Feast Day: June 15th | Patron for Orphans, the Sisters of the Poor, Puppeteers (along with St. Simeon Salus) and Catechists | Often pictured in birretta and cassock surrounded by boys and girls.
One illustrious member of our parish recently brought to my attention a saint canonized back in May of this year. (I’ll let you attempt to identify said parishioner, though I suspect you may be able to guess who it was based on the saint that he mentioned.) This saint, a priest, Fr. Luigi Maria Palazzolo, actually had his feast day just a week or two ago, so I decided to introduce all of us to him this week.
Luigi was born the 9th of 9 boys in Bergamo, Italy (way up in the North of Italy, right at the foothills of the alps) in 1827. His family was fairly well off, but Luigi was the only child of his parents to reach adulthood, and his father died as well when he was 10. His mother, Theresa, valiantly and lovingly raised Luigi as a faithful and virtuous young man despite all those pains that must have crushed her heart. I cannot imagine how much pain she must have endured, and how ineffective she must have felt in being a wife and mother, yet her love, along with God’s grace, was forming Luigi’s heart through the midst of all those trials into a man devoted to the care of impoverished, orphaned, and suffering children. God’s power was holding her, and her son, through all of it! Only God can bring love out of loss, and a respect for life out of the pain of death – what a miracle he worked, through all that suffering, in Theresa and Luigi!
When he reached adulthood, Luigi quickly followed his heart’s yearning to become a priest. He entered the seminary at 17 and was ordained at the age of 23 or 24, quickly finding a charism for caring for the poor and orphaned children there in Bergamo. Similar to the United States in the second half of the 19th century, during the first half of that century in Italy there were thousands of abandoned, neglected, orphaned, and starving children on the streets of Italian cities (also because of civil war and economic hardships). Like Don Bosco, who was doing the same work at that time in the nearby city of Turin, Don Luigi befriended these children, gave them food and a place to stay, taught them, and (like Bosco’s magic tricks) put on puppet shows for these, his littlest disciples. (The puppets are still around! If you ever get to Bergamo, you can find them in the Palazzolo Museum). He began this work with boys, but found that many girls were in the same dire straits, and so began to take care of the girls too.
I want to make mention of a truth that Luigi knew, but which we don’t as easily recognize these days. He saw an abject need for poor and orphaned girls to be cared for, but he knew that food and education and a roof over their heads and the occasional puppet show were not enough. They needed to be cared for by women, who could raise them as young ladies, just as the boys needed the care of a father, who could help them to become good men. Luigi lost his father at the age of 10. He knew the loss that a young man has when he does not have a man to show him how to be a man. Theresa, Luigi’s mother, gave him all the love that a mother could, but she could not replace the love and example of a father, and Fr. Palazzolo knew he could not fully replicate the love of a mother for these girls. So it was that he began to pray and look for a means of giving these young ladies the feminine love of a mother.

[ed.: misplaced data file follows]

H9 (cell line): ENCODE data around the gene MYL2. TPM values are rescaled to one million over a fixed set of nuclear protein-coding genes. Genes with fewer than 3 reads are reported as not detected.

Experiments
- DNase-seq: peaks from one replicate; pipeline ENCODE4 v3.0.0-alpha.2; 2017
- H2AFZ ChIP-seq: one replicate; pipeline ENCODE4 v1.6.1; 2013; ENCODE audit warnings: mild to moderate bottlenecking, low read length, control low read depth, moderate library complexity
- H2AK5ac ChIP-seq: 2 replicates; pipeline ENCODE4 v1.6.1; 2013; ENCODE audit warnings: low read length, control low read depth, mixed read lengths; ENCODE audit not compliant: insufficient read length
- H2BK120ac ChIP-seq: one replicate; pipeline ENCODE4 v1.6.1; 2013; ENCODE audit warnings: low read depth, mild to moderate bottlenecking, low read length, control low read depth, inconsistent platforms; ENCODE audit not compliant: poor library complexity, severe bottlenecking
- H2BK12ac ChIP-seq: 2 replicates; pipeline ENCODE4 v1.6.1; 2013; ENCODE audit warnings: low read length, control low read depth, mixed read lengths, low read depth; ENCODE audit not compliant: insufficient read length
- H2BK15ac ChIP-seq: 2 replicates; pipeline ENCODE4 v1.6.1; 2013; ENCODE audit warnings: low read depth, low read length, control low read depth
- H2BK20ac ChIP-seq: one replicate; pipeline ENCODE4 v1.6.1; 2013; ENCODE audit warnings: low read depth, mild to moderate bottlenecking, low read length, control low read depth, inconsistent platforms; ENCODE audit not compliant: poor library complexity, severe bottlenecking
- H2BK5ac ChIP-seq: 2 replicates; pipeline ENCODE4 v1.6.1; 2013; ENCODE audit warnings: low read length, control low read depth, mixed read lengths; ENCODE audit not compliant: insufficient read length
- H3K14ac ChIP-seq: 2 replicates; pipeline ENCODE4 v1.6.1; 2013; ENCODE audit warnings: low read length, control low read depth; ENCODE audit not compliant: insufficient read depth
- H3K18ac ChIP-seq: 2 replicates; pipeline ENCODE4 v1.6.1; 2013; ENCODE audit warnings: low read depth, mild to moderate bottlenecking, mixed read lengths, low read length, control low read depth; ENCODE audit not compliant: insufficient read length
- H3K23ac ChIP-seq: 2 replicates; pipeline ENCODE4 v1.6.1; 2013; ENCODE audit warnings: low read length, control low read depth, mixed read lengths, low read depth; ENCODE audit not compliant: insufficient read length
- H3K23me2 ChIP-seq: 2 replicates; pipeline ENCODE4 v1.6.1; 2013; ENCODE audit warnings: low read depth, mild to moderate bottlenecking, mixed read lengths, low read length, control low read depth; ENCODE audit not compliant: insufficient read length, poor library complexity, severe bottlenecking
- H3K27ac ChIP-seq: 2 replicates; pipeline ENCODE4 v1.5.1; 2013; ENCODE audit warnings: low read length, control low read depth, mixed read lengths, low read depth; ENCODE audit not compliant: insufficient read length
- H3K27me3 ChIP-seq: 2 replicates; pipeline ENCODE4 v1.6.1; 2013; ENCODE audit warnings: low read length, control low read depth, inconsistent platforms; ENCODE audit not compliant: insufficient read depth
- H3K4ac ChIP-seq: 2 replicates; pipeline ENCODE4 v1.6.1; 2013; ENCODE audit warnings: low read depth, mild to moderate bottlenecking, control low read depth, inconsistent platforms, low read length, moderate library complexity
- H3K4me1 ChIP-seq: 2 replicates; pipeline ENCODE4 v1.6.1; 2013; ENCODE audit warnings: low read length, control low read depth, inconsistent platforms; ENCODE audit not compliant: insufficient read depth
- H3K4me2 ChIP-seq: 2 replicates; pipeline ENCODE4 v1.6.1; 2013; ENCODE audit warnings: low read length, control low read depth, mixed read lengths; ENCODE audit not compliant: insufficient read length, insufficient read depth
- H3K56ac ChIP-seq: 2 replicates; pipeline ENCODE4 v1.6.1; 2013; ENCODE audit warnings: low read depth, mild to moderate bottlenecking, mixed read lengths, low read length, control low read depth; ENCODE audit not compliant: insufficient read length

In the 1850s, the bishop of Bergamo, had written a catechism to help teach the faith to the people of his diocese, calling for men and women to assist the Church in addressing the wounds that secularism was already wreaking on the young people of that time. This call captivated Fr. Palazollo and also Teresa Gabrieli, a talented young woman who had lost her own father as a child, and who now also yearned to do something meaningful work for the hurting youth around her. She had not married, and now, with Fr. Luigi, discovered not only a love for his poor girls, but also a call to found with him the religious order, the Sisters of the Poor in 1869.
And so life spun along. Both grew old and both continued to love those whom God entrusted to their care. The number of sisters grew and started ministries in other cities. In his last day, Don Luigi’s asthma left him sleeping in a chair and enduring the pain and incapacitation of constant sores on his legs. His sufferings were rewarded when the sisters’ constitution was approved, but he died about a month later, on June 15th, 1886 with the name of Jesus on his lips. Mother Teresa (not to be confused with her spiritual descendent in Calcutta), continued to care and teach the poor until she suffered a stroke in 1908, dying shortly thereafter (she is now named Venerable). Eventually there would be thousands of her sisters around the world, and of note are the several sisters who would give their lives caring for the sick during the Ebola outbreak of 1995 in the Democratic Republic of Congo, and also when the COVID-19 pandemic struck Bergamo in 2020.
– Fr. Dominic Rankin, this week, will be meditating on Fr. Palazzolo’s simple exhortation: “Don’t give only words or superfluous kindnesses, but give bread, wine, fire, advice, real and meaningful helps.”